On Tuesday nights, we roast coffee. Well, usually it’s my boyfriend and a motley crew of kindergarten teachers, firefighters, science nerds, and the occasional fiddle player, out roasting beans at the end of the normal workday. But tonight I got my first turn at “pedaling the roast,” or operating a bike-powered coffee roaster, which produces enough java to keep a couple hundred subscribers and co-op customers wired every week.
Let me backpedal a little (let’s see how many awful puns I can squeeze into this blog.) Imagine a stationary bike hooked up to something that looks like the drum of a washing machine with a propane burner blasting away beneath it. This is the roaster Alex Roth designed, engineered and has tinkered with over the past five years. It’s not especially pretty, it is, after all, pretty much set on fire on a weekly basis, but it does have a nice comfortable saddle and the chain is kept well lubricated. The contraption is operated outdoors, and the sun sets and the commuter trains engine past as you pedal the drum. Depending on the roast, you pump your legs at a leisurely pace for about twenty minutes until the “first crack,” when the beans start to sound like a campfire, fizzing and bursting in the heat. Perhaps you’ve even smelled it, out on a Tuesday evening walking around downtown, something akin to chocolate and burnt toast.
Up until recently, I didn’t know anything about coffee. I didn’t like drinking it either, but I was a grad student so I choked it down with lashings of cream and sugar to be cool like the other grad students. I was a tea drinker, and I thought I would be for life. Growing up, if anyone got up off the sofa they would immediately be asked to put on the kettle, and the reward for traversing the kitchen, and flipping the switch on the electric Kenmore, would be a steaming hot cup of tea when the time came. Heaven.
About a year ago, my engineer housemate told me about this awesome coffee delivery service, where freshly roasted coffee was delivered to your door by some crazy guy on a bicycle. I thought it seemed like another bizarre hippy Davis thing, and forgot all about it until I needed to get a present for a hipster vegan friend from San Francisco. The hipster loved the gift, and I was invited around to sample the coffee. He gave me the jar to open, and I was somewhat startled by the gasp of carbon dioxide that was released when I untwisted the lid. This was not usually what happened when I pulled the bag of Pete’s out of the back of the freezer in the student lounge. The smell filled the room entirely, and it was warm and rich and oddly alive.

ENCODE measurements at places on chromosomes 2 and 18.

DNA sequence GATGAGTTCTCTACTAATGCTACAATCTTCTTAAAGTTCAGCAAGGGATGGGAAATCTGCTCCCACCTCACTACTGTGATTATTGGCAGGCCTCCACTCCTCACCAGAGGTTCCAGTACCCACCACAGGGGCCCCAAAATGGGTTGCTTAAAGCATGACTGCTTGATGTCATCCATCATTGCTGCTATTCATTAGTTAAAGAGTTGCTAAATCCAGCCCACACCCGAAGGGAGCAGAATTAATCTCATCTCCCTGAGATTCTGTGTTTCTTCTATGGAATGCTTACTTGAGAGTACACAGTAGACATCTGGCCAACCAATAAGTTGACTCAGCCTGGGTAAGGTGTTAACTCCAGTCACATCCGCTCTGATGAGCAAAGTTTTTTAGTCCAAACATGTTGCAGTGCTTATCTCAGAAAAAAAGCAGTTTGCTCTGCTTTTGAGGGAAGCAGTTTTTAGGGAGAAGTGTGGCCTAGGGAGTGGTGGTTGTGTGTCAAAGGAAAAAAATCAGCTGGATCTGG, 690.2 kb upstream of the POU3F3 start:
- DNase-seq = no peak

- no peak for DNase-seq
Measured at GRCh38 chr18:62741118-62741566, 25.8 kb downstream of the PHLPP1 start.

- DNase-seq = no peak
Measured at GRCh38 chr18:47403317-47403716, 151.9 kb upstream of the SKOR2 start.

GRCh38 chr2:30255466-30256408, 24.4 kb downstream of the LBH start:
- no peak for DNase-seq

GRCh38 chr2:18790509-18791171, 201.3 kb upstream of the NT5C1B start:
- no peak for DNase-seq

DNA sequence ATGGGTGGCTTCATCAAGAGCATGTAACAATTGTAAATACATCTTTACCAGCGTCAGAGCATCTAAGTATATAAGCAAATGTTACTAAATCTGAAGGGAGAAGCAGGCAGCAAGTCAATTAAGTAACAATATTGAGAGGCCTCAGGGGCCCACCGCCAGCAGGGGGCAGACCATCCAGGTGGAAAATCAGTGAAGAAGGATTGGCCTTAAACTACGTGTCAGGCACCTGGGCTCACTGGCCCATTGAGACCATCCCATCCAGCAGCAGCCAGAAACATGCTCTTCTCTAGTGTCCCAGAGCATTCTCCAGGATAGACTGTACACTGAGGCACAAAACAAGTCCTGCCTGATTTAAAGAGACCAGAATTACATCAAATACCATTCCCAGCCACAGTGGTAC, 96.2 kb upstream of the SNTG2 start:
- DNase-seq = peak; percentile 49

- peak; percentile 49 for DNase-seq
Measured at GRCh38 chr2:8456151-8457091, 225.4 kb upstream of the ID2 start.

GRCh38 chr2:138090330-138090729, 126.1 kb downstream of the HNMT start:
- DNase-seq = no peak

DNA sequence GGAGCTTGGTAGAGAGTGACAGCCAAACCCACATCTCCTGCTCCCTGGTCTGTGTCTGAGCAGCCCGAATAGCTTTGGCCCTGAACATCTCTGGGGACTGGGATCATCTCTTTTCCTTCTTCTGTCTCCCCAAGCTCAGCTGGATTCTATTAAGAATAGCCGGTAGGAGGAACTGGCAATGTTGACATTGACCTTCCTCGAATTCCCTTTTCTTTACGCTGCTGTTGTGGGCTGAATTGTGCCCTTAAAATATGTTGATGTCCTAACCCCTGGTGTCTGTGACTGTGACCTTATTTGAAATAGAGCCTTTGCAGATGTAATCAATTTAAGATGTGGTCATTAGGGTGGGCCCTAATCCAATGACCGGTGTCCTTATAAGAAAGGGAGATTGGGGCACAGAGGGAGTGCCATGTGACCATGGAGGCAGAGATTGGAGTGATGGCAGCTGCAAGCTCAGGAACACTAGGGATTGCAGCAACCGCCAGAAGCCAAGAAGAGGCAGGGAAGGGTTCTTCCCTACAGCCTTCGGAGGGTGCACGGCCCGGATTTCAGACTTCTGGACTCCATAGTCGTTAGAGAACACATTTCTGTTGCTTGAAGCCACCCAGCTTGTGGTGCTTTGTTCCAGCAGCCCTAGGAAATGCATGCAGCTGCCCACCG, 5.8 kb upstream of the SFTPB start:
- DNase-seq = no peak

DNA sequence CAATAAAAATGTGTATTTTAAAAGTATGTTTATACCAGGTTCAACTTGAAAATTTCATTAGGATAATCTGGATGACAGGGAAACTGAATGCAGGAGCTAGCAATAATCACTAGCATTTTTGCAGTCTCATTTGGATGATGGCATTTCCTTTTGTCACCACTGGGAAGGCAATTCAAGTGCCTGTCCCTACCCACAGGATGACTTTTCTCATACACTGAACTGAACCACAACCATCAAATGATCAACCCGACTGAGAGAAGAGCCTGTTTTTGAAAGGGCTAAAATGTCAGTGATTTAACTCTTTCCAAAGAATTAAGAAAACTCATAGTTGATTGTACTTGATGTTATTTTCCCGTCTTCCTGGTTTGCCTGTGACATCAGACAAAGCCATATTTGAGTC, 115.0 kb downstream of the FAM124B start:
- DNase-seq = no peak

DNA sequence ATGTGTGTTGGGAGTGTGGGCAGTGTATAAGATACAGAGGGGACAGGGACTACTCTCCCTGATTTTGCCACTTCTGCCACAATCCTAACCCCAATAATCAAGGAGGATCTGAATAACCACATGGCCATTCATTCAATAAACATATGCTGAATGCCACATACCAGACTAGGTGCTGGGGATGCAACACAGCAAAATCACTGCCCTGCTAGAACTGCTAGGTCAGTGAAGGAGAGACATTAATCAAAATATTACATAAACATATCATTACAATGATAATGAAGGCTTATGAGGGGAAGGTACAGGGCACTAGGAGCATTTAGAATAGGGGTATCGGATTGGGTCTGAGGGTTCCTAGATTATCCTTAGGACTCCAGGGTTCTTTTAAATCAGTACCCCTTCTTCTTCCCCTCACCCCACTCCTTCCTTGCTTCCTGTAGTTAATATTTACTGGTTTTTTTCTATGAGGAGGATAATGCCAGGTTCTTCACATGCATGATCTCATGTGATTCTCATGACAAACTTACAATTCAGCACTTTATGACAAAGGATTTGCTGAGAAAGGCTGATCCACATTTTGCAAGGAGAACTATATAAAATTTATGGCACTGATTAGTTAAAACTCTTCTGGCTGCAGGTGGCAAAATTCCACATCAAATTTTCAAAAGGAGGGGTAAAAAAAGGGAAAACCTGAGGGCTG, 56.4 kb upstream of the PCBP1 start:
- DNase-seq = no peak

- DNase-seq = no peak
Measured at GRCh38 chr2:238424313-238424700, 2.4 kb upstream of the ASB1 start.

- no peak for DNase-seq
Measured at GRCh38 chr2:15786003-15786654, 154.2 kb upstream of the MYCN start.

So now I know a few things about coffee, and one of those things is enough to make an evangelist out of me. The vast majority of people drink coffee that was roasted months and months before it reached their cup, and considering that coffee, once roasted, stays fresh for just one week, well you might as well toss that stale mug of sludge you’re drinking into the bin where it belongs.
I’m also developing a theory about why Pepper Peddler coffee is so uniquely, head -and-shoulders-above-the-competition good (an opinion I have voiced since long before I knew Alex as anything other than crazy-hippy-coffee-bicycle-dude.) It’s like when you move into a new flat, or you’re on holidays in a rented home somewhere, and you decide to make cookie batter even though you don’t have a fancy beater. You grab a fork and beat the ingredients together until your good arm tires, and then you take over with your other arm, and something magical happens in that irregular, human rhythm, and the cookies end up being the most delicious things you’ve ever tasted and all your friends say so too.
I thought about the hand-beaten cookies tonight when my legs started to ache towards the end of the roast. I had tried my best to keep the cycle going smoothly and consistently, but there were points when I had pedalled faster--when the coffee had started to smoke and smell--and of course points when I had pedalled much slower, distracted by friends arriving, or thirst, or with plugging my ears when the amtrak blared past. I suspect those little irregularities go into making the beans uniquely tasty, whereas the average industrial roaster churns out something much more homogeneous--and homogeneity is the death of the palate.
I just got a text from Alex and his gang saying they’re having a post-roast toast at Woodstocks. I’m going to log this and see can I get down in time to have a slice. I bet if you sign up for a coffee subscription at www.thepepperpeddler.com, and mention this blog, Alex will give you 25% off your first delivery. Whatever you do, put drinking freshly roasted coffee on your bucket list. You will be converted.